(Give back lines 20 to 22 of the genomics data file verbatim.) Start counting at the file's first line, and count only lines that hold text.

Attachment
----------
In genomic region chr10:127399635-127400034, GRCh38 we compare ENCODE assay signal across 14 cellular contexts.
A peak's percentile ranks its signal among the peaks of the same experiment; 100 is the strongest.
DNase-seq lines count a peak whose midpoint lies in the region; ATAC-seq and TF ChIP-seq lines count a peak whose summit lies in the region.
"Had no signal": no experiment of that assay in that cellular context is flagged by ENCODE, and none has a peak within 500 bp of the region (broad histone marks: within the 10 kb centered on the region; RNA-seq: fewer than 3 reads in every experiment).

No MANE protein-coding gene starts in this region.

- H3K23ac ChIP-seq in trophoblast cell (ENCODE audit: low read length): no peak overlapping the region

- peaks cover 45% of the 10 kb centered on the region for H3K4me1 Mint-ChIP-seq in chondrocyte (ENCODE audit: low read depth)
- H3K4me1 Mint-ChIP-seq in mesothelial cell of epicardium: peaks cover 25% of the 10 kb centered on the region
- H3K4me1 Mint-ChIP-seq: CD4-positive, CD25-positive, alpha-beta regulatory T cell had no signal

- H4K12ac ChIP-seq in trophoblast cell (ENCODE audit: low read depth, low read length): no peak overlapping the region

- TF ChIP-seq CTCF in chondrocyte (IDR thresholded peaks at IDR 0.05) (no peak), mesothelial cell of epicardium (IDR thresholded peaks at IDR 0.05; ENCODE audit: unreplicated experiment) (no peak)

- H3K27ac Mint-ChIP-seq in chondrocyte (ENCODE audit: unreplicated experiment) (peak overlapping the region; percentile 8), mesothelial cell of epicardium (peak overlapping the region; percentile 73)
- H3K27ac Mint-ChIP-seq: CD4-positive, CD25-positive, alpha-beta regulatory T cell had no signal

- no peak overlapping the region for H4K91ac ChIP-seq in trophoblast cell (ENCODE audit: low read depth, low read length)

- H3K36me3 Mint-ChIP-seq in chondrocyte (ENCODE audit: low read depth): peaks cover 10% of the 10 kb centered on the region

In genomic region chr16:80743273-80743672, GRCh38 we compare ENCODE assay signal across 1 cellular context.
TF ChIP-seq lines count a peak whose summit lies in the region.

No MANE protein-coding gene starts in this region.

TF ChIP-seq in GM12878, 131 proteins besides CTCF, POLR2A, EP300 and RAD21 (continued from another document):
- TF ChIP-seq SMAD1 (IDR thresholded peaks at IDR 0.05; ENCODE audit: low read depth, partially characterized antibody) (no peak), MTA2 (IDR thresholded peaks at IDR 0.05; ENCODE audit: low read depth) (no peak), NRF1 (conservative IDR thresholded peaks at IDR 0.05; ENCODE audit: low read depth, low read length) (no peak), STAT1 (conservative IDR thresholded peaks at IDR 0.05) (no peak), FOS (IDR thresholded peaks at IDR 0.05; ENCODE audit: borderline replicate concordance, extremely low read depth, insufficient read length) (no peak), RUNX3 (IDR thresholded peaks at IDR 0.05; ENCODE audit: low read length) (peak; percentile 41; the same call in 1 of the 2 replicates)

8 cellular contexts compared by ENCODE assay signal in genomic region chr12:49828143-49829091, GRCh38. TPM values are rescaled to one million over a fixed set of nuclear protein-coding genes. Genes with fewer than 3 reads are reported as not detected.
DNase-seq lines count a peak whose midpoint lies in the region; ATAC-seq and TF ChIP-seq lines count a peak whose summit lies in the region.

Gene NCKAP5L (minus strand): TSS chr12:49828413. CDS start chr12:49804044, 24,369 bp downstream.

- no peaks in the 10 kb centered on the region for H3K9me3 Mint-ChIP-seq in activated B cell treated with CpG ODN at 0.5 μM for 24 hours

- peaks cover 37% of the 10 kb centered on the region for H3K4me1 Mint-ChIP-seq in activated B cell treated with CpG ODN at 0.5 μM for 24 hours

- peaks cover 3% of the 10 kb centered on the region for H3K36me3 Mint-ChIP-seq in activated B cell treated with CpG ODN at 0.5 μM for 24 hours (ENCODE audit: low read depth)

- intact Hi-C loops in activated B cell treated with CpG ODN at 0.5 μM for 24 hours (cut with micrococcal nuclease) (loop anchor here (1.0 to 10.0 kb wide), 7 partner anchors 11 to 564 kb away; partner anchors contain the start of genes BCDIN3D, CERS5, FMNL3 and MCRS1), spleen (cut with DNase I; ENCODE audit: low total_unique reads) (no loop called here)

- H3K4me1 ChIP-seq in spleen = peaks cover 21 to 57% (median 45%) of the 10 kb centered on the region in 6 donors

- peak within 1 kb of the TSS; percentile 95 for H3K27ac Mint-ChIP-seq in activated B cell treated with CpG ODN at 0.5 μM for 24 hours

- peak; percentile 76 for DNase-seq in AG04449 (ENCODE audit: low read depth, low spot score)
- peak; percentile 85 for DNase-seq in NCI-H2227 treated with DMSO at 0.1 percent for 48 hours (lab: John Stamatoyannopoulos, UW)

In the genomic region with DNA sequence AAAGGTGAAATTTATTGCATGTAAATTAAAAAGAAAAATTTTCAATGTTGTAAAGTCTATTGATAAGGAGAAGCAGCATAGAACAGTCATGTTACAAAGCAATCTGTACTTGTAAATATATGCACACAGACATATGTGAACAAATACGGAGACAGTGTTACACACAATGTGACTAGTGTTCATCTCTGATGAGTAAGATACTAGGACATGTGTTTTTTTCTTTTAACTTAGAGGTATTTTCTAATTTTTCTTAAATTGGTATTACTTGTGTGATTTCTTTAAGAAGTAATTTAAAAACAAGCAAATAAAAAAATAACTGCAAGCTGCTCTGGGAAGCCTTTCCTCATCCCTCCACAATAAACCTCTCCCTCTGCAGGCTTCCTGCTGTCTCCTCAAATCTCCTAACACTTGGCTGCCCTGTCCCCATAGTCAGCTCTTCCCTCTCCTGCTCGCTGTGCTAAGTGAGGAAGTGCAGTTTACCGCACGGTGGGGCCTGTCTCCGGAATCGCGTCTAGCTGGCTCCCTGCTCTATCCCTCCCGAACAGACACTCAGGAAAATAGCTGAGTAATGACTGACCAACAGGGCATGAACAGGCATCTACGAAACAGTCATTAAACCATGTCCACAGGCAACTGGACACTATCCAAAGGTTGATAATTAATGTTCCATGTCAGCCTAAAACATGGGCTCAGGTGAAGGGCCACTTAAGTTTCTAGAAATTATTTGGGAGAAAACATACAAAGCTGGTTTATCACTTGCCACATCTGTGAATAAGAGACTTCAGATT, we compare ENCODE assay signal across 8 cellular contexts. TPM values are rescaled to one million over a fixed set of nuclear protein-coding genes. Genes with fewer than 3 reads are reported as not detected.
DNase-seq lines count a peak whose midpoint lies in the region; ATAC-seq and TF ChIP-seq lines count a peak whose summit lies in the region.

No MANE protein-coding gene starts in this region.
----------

- TF ChIP-seq SMAD1 (IDR thresholded peaks at IDR 0.05; ENCODE audit: low read depth, partially characterized antibody) (no peak), MTA2 (IDR thresholded peaks at IDR 0.05; ENCODE audit: low read depth) (no peak), NRF1 (conservative IDR thresholded peaks at IDR 0.05; ENCODE audit: low read depth, low read length) (no peak), STAT1 (conservative IDR thresholded peaks at IDR 0.05) (no peak), FOS (IDR thresholded peaks at IDR 0.05; ENCODE audit: borderline replicate concordance, extremely low read depth, insufficient read length) (no peak), RUNX3 (IDR thresholded peaks at IDR 0.05; ENCODE audit: low read length) (peak; percentile 41; the same call in 1 of the 2 replicates)

8 cellular contexts compared by ENCODE assay signal in genomic region chr12:49828143-49829091, GRCh38. TPM values are rescaled to one million over a fixed set of nuclear protein-coding genes. Genes with fewer than 3 reads are reported as not detected.
DNase-seq lines count a peak whose midpoint lies in the region; ATAC-seq and TF ChIP-seq lines count a peak whose summit lies in the region.